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The Guilfordian

The student news site of Guilford College

The Guilfordian

The student news site of Guilford College

The Guilfordian

Study Abroad Siena: Italy’s Slow Food movement

For spring break, my travel plans took me to the Roma Termini, by catching a train from Rome to Brindisi (a little town in the heel of the Italian boot). The station itself was nothing special – there are countless others just like it across Italy. But inside the station, I found, for the first time in seven weeks, a McDonald’s.Living on Guilford’s campus, there are several fast-food joints within a 10-minute drive, some of them within walking distance. But in Siena, and in a lot of cities in Italy, there are very few.

The McDonald’s that used to be in the Siena city center went out of business last October. The sign on the door says they moved to Florence, where they are located right next to the bus station. Travelers and tourists looking for a quick meal supply their revenue.

Siena proper only has one McDonald’s on the outskirts of town, and it requires a 30-minute bus ride to find. While Taco Bell, Wendy’s, and Burger King are practically staples in the United States, they are impossible to find here. Their absence is mostly due to the Slow Food Movement.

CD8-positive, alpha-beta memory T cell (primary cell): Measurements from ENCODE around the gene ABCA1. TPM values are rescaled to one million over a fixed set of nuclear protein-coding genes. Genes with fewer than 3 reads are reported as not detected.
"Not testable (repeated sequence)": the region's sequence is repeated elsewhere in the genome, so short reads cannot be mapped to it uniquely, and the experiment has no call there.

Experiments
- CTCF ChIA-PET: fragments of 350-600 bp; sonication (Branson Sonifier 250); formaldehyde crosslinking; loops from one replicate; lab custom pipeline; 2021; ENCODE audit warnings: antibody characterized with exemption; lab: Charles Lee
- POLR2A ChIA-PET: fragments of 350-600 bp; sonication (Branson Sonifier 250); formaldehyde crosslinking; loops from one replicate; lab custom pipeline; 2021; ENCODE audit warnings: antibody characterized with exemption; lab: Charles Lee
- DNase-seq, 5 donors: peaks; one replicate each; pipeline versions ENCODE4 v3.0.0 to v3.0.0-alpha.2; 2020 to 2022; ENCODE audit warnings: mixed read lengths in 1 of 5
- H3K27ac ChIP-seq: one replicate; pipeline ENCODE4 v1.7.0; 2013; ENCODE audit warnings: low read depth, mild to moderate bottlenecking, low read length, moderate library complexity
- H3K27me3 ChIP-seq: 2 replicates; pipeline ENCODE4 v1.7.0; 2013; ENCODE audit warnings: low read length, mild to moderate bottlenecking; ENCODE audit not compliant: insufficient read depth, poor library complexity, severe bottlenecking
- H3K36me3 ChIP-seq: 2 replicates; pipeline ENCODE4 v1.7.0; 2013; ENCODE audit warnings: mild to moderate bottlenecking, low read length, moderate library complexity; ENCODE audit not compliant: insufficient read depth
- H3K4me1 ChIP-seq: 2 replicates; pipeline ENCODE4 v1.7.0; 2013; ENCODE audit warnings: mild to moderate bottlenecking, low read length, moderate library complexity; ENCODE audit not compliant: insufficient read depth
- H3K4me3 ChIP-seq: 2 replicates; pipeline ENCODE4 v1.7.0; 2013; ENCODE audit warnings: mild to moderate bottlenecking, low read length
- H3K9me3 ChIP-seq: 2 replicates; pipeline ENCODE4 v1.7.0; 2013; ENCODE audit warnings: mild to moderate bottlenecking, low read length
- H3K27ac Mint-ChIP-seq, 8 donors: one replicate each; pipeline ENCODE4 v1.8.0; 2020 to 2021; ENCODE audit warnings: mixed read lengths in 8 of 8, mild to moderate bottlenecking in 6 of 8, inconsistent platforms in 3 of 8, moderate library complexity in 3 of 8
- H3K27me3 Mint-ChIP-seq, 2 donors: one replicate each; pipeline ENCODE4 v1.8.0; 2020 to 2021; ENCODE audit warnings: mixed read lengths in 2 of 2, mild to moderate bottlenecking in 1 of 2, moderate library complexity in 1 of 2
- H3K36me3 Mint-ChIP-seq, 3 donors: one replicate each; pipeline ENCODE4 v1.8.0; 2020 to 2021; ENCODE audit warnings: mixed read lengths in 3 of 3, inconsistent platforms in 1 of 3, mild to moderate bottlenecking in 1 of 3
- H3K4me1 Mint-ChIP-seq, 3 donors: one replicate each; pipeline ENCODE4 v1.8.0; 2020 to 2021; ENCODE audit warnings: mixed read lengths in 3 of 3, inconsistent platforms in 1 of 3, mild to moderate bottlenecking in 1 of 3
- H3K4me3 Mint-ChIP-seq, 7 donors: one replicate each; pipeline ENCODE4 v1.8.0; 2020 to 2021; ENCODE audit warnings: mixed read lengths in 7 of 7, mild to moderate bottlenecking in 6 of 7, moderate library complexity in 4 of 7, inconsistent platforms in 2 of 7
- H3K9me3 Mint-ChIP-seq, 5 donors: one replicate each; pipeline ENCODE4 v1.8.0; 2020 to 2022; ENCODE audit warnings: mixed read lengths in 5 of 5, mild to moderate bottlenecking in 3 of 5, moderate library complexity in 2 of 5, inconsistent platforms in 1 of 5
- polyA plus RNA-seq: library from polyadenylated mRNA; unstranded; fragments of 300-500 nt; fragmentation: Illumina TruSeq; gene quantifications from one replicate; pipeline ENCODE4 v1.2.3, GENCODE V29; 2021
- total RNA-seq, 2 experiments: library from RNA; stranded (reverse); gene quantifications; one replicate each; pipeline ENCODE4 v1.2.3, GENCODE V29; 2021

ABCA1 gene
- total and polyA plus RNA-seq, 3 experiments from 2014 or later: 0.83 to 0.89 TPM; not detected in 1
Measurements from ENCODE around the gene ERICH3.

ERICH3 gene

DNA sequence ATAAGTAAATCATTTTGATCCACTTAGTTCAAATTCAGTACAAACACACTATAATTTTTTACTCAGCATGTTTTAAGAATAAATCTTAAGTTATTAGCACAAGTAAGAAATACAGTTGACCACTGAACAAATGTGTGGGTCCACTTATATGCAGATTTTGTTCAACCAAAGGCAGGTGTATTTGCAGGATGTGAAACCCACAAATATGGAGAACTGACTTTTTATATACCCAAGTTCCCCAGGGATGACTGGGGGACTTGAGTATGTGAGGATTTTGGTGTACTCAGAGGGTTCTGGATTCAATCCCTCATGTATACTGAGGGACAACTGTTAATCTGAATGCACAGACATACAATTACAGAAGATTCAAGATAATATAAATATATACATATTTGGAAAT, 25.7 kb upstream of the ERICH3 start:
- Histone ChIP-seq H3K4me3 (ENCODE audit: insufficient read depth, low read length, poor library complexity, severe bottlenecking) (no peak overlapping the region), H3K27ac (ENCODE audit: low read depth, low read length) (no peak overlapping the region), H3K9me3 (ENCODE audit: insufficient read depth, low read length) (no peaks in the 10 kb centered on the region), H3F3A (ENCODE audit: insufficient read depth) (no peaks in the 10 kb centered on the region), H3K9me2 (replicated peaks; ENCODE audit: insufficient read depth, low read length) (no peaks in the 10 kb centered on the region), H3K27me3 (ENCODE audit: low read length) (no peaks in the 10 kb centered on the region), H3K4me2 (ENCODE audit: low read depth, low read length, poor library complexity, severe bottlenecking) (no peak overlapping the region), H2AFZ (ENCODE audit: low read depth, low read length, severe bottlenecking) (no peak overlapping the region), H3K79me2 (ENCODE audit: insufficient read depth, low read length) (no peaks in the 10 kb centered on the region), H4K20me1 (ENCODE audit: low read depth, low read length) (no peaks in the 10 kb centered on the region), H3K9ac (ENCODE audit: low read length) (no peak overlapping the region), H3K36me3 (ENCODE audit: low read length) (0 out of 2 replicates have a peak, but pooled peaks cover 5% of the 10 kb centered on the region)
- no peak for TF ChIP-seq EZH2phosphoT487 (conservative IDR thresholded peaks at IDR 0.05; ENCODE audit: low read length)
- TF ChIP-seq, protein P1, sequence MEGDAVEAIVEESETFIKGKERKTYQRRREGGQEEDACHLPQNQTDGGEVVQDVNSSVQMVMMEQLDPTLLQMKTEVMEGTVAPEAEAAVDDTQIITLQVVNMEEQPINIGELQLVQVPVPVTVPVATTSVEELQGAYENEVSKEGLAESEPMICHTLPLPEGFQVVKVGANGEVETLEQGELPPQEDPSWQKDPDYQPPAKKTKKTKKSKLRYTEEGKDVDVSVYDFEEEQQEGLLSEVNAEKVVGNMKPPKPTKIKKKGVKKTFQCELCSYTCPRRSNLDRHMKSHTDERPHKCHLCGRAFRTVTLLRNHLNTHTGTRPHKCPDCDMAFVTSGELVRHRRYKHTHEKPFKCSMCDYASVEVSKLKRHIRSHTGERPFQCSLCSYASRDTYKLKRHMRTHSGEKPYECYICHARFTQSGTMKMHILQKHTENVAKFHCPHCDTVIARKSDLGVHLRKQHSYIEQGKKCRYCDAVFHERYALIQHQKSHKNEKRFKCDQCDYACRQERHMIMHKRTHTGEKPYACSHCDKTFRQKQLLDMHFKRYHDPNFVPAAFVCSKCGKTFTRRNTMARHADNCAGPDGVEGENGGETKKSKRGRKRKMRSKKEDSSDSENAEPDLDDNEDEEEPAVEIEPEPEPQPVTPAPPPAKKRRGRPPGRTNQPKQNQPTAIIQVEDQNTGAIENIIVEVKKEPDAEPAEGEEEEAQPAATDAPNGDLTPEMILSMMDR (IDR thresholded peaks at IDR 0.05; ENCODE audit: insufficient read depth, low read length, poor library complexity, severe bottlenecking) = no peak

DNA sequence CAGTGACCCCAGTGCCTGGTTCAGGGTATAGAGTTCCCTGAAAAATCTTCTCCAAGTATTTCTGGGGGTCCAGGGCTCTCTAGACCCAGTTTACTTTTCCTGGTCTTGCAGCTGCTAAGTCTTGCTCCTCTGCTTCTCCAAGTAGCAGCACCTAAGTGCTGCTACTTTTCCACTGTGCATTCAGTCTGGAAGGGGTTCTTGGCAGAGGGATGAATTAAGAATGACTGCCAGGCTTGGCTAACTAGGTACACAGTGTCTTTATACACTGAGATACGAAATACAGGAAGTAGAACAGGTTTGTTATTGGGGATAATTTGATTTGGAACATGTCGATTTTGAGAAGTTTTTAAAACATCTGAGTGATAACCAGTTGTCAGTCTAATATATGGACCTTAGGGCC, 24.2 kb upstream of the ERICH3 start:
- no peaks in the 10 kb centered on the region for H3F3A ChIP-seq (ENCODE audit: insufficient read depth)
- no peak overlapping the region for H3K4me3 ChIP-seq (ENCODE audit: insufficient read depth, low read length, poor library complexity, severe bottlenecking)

The Slow Food Movement was born in 1986 in Bra, Italy, a city just north of Siena. Its goal is to combat the spread of fast food, “fast” culture, and to protect locally produced traditional foods. The movement, more or less, has spread across Europe, with major offices in North Italy, Switzerland, Germany, and the United Kingdom; tourists in Europe will often find themselves eating in a slow-food restaurant rather than a fast-food one.

Since the Movement, cooking and eating in Siena has been amazing. Their local specialties include the Cinta Sienese Pig, a locally-farmed, organic pork that would tempt even the strongest vegetarian, and Pecorino cheese (made from sheep’s milk and very strong). The food here is intense and flavorful, even though the Italians use less cheese and butter than I’m used to.

But I miss french fries. When I say that I miss them, I understand that I’m the typical American tourist. I can’t help myself. At home, I’m a fast-food junkie; even as a vegetarian at Guilford, I eat out more often that I care to admit. And when I saw that McDonald’s in Rome, I bought a box of large fries. To be honest, I bought two, and I ate them all.

I won’t say it wasn’t great while I was eating. But after seven weeks of Slow Food, a movement that’s barely caught on in the United States, the last bite of fries and the walk to the train were hard. Moving was hard. I came to appreciate some of the immediate effects that my eating habits had on me.

One of the key goals of the Slow Food Movement is “taste education.” The movement often targets primary and secondary school students to teach about farming, local food, and to instill a distaste for fast food.

As a fast food junkie, I find that the Slow Food Movement is slowly, but surely, educating me, too.

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